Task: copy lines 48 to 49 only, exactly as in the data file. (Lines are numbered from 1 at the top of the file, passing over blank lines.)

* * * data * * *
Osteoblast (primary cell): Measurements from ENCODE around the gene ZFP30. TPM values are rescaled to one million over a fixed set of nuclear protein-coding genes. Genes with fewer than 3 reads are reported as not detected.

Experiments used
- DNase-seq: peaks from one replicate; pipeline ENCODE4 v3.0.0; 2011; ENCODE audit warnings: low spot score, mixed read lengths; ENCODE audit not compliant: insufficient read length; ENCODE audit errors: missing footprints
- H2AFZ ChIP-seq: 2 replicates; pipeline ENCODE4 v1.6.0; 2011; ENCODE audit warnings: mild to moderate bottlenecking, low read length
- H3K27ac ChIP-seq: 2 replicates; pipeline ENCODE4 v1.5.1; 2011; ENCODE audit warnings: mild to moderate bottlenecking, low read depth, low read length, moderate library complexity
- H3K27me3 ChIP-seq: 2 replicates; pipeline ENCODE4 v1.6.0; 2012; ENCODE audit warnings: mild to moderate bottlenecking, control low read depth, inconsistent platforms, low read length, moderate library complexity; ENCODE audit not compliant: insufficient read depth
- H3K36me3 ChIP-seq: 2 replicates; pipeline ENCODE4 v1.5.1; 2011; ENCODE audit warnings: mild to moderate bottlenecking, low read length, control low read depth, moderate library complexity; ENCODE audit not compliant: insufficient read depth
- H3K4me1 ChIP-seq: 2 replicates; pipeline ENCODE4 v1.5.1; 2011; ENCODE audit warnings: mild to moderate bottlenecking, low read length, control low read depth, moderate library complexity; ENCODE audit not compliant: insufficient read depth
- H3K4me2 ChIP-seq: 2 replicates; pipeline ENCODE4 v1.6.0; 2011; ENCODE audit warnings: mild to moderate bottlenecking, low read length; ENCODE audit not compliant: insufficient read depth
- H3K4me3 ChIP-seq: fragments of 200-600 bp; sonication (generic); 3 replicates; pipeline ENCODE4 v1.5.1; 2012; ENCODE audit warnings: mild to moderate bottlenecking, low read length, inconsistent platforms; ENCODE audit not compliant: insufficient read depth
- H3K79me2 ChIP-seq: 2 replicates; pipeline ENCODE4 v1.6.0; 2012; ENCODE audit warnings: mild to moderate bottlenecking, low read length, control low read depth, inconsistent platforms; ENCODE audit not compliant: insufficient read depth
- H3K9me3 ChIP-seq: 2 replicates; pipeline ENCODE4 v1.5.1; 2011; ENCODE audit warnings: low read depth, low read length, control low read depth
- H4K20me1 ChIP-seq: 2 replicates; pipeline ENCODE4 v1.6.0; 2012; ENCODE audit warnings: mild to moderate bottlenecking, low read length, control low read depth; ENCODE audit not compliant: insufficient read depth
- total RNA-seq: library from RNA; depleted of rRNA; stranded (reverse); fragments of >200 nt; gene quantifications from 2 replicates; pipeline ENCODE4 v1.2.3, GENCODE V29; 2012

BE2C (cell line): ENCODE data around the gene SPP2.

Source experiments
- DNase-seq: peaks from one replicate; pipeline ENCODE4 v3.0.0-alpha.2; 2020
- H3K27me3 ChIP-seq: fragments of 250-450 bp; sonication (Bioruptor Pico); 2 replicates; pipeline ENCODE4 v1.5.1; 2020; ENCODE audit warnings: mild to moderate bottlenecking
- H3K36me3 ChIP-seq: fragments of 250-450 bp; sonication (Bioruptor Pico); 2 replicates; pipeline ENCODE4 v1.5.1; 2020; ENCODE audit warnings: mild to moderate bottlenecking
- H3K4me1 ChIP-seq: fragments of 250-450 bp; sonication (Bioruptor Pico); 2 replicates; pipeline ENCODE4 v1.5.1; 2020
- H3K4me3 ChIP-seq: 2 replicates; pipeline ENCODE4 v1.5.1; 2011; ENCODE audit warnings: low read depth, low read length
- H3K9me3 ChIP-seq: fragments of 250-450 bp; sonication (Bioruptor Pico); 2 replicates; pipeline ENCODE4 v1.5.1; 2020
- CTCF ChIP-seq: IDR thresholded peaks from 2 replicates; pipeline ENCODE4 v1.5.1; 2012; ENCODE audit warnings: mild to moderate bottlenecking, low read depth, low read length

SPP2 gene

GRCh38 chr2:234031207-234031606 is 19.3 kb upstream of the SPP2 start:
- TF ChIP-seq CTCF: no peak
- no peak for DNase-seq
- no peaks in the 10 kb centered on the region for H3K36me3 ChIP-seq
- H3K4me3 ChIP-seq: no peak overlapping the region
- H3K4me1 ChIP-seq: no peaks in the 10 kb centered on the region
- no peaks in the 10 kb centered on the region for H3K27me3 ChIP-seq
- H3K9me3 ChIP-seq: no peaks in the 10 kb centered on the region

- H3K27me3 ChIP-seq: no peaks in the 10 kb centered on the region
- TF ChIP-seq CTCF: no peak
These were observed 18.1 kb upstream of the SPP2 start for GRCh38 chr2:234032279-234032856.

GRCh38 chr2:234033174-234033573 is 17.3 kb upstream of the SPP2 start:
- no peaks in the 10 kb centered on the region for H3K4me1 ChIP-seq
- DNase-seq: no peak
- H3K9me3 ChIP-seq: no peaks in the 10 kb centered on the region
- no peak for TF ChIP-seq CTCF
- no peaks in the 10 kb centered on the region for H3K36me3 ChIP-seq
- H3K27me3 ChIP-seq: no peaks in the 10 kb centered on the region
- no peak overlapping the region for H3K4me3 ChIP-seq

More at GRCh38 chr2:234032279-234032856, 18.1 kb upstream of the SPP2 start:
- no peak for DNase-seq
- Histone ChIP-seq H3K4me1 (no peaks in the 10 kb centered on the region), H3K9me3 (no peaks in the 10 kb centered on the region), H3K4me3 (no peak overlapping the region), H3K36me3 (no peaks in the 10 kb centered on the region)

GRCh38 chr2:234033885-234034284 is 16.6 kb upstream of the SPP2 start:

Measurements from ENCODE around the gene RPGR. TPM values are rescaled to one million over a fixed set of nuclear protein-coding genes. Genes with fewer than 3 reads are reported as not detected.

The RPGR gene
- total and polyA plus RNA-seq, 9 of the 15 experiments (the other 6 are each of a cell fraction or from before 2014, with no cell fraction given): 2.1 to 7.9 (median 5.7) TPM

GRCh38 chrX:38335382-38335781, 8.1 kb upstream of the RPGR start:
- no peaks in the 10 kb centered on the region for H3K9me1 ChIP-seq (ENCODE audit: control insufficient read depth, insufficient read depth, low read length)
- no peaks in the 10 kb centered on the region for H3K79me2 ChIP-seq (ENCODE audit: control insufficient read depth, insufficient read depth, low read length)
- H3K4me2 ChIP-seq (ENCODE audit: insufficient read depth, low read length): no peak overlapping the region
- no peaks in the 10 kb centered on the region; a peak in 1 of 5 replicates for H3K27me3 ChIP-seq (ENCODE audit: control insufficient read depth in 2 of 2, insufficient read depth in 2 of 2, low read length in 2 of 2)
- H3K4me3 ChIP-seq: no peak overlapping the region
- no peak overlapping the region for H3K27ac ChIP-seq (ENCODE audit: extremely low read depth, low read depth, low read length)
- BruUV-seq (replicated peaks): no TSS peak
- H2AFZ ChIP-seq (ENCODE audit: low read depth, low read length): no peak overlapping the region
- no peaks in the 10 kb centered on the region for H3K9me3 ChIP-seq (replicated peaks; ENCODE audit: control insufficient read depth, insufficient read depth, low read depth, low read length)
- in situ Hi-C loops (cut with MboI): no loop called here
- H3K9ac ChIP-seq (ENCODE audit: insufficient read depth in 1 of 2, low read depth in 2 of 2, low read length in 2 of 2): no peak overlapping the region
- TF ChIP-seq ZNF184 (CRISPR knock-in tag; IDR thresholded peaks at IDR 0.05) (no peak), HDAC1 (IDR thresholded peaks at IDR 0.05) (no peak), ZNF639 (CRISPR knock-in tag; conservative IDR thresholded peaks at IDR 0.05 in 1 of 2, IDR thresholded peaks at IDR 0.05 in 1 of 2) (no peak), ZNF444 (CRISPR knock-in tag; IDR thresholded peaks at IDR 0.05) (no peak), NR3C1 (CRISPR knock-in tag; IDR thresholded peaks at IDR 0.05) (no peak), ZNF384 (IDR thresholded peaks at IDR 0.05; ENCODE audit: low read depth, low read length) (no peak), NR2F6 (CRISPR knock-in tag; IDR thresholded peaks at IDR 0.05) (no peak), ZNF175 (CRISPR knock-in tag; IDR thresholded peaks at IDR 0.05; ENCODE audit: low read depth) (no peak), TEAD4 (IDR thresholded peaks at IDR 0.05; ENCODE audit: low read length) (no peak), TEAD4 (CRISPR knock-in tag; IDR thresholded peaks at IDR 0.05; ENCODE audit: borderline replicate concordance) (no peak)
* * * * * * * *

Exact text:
Measurements from ENCODE around the gene RPGR. TPM values are rescaled to one million over a fixed set of nuclear protein-coding genes. Genes with fewer than 3 reads are reported as not detected.

The RPGR gene